The current generation of Engineers and their educators must be daring. This generation need to be assertive and strong in their work, embracing creativity and responsibility. Only when this begins to happen again will the lustre of the profession be restored. It is the Engineer’s responsibility to take control of the project and to make it work, not just in a functional sense but also contextually.

March 2010

So March is upon us, and I am late with my second ever entry… Whoops. I will however blame the month of February for this problem as it is a silly month with only 28 days, clearly not enough days to complete an blog entry befitting such marvellous readers as yourselves (enough?). The topic for this month? ‘the decline in glamour associated with the engineering profession in it’s current state and its direct link to the loss of creativity associated with both education and industrial practices‘.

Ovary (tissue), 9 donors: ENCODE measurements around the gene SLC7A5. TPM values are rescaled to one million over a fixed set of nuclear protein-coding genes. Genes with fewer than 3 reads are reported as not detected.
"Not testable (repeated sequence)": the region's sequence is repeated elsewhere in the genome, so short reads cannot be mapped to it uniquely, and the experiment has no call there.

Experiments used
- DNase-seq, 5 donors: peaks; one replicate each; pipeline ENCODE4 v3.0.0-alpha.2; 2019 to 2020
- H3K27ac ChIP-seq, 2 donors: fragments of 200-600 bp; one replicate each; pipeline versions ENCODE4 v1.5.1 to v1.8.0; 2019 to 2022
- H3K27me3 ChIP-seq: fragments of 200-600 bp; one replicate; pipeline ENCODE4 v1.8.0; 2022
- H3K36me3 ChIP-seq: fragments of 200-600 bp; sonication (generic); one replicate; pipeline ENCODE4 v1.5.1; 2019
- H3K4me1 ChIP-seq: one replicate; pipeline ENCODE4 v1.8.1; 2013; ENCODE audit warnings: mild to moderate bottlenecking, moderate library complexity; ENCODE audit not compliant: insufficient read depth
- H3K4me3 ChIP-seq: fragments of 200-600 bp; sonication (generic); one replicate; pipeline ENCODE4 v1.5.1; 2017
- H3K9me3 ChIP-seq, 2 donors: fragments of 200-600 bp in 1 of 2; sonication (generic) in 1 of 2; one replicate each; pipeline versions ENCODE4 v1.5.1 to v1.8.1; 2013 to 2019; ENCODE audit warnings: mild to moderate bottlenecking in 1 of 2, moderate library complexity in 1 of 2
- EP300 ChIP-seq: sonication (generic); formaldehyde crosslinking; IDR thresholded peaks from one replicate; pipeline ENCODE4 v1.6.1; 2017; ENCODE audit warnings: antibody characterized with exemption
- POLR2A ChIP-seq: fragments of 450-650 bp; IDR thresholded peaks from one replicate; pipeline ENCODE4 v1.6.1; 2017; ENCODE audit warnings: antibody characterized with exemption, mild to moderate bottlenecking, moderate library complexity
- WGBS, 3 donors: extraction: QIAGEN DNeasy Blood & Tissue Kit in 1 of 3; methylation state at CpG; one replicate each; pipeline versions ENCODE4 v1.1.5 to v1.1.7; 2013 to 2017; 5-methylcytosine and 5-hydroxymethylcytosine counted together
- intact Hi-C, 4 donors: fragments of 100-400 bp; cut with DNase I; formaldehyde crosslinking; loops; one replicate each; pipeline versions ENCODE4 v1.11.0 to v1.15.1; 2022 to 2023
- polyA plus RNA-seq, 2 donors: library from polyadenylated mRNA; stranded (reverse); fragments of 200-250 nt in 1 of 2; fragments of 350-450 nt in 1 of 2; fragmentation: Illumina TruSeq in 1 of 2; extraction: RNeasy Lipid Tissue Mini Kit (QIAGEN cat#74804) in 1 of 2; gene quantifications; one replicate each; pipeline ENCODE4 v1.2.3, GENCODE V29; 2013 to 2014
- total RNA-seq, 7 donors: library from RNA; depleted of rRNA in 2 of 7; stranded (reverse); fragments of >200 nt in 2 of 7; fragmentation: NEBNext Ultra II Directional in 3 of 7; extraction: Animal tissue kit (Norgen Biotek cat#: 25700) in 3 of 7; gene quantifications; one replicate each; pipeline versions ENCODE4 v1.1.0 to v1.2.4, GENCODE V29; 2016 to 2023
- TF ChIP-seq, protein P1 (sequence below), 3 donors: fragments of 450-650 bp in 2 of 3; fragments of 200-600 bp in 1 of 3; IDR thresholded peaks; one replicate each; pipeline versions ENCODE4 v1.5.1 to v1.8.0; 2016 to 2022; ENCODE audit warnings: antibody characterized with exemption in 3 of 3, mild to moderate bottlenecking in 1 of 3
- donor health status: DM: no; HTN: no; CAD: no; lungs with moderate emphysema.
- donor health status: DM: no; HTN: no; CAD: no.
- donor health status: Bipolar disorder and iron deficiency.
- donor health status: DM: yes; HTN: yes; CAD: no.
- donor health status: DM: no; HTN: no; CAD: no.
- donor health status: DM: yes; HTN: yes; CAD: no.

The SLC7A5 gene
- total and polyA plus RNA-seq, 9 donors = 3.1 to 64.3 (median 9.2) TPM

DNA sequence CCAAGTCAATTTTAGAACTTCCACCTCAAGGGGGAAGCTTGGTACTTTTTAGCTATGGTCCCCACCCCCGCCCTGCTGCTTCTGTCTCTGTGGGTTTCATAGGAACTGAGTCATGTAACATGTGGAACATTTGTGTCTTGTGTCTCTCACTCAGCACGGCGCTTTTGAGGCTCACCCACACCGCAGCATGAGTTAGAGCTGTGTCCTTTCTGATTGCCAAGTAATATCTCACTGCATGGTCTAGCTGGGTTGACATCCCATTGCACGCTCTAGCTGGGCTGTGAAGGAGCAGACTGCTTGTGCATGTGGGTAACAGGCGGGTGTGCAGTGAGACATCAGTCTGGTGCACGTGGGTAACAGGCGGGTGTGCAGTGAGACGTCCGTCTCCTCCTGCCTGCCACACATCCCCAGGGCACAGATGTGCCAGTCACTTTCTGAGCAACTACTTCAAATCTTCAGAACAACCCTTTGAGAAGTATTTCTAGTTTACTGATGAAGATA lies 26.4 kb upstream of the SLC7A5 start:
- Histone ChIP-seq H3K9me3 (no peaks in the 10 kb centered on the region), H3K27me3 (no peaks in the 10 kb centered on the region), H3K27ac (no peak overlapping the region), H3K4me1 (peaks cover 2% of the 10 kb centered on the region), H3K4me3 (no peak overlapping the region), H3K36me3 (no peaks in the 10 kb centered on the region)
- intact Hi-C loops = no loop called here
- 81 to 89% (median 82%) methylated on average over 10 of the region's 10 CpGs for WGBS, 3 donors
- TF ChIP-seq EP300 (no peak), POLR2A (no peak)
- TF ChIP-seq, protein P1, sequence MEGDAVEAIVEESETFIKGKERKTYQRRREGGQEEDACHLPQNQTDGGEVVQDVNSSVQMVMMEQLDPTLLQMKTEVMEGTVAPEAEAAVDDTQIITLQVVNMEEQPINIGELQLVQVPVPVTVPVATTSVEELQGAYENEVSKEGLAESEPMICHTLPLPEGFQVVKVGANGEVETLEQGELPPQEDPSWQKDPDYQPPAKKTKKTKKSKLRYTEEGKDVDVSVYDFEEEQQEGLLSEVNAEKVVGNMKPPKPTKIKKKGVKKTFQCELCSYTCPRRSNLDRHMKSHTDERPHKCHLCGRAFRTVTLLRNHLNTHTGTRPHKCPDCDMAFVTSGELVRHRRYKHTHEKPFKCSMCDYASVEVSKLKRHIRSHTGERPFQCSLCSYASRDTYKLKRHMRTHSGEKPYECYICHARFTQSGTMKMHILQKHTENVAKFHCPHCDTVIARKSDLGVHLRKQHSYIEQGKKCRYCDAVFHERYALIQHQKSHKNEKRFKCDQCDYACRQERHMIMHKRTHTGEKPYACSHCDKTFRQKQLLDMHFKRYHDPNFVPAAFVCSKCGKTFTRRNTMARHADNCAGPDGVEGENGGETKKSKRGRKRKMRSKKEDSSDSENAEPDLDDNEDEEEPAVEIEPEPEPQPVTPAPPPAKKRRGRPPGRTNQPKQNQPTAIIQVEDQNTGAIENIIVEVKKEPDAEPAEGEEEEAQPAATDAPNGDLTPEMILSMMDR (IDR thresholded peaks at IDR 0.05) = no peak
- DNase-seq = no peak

Once upon a time, little boys and girls dreamed of being not only doctors, firemen or astronauts but also Engineers (not strectching it too far here?). In the past there were inspiring figures such as Sir Ove Arup, Alexandre Gustave Effiel and Leonardo da Vinci who married design with function and efficiency with beauty. These practitioners were both innovative and creative with an understanding both the mechanics of solids but also the intangibles of philosophy. Engineers were the decision makers, the designers and the catalysts for free thought. Now, bureaucracy has constrained them and creativity has become the field of those with degrees based solely in design. Codes and standards make the majority of design decisions for the Engineer today and left those still faced with new problems, deferring to those with less technical expertise.